As used herein, the term “link” refers to a point-and-click mechanism implemented on a user device connectable to the network which allows a viewer to link (or jump) from one display or interface where information is referred to (“a link source”), to other screen displays where more information exists (a “link destination”). The term “link” encompasses both the display element that indicates that the information is available and a program which finds the information (e.g., within the database) and displays it one the destination screen. In one embodiment, a link is associated with text; however, in other embodiments, links are associated with images or icons. In some embodiments, selecting a link (e.g., by right clicking using a mouse) will cause a drop down menu to be displayed which provides a user with the option of viewing one of several interfaces. Links can also be provided in the form of action buttons, radiobuttons, check buttons and the like.
As defined herein, a “browser” is a program which supports the displaying of documents, across a network. Browsers enable accessing linked information over the Internet and other networks, as well as from magnetic disk, CD-ROM, or other memory sources.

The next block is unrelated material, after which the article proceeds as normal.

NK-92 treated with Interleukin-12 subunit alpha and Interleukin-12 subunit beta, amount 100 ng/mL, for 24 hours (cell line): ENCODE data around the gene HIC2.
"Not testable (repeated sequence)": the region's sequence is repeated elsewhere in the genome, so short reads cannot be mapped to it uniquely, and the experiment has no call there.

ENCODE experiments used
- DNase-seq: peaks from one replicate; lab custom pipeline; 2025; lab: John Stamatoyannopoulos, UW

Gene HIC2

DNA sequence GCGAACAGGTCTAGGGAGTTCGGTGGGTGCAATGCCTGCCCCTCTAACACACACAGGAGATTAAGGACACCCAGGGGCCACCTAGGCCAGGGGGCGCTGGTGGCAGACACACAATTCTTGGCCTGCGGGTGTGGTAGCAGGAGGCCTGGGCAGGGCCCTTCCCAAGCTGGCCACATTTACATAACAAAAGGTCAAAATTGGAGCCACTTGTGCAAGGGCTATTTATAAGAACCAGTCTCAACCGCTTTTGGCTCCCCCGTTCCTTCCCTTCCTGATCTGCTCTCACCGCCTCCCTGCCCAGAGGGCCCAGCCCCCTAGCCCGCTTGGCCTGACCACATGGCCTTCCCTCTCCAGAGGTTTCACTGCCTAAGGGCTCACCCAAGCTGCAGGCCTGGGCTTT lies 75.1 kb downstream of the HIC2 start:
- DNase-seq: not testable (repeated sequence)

The term “providing access to at least a portion of a database” as defined herein refers to making information in the database available to user(s) through a visual or auditory means of communication.
As used herein, “through a visual means of communication” includes displaying or providing written text, image(s), or a combination of written and graphical information to a user of the database.
As used herein, “through an auditory means of communication” refers to providing the user with taped audio information, or access to another user who can communication the information through speech or sign language. Written and/or graphical information can be communicated through a printed report or electronically (e.g., through a display on the display of a computer or other processor, through email or other electronic messaging systems, through a wireless communications device, via facsimile, and the like). Access can be unrestricted or restricted to specific subdatabases within the database.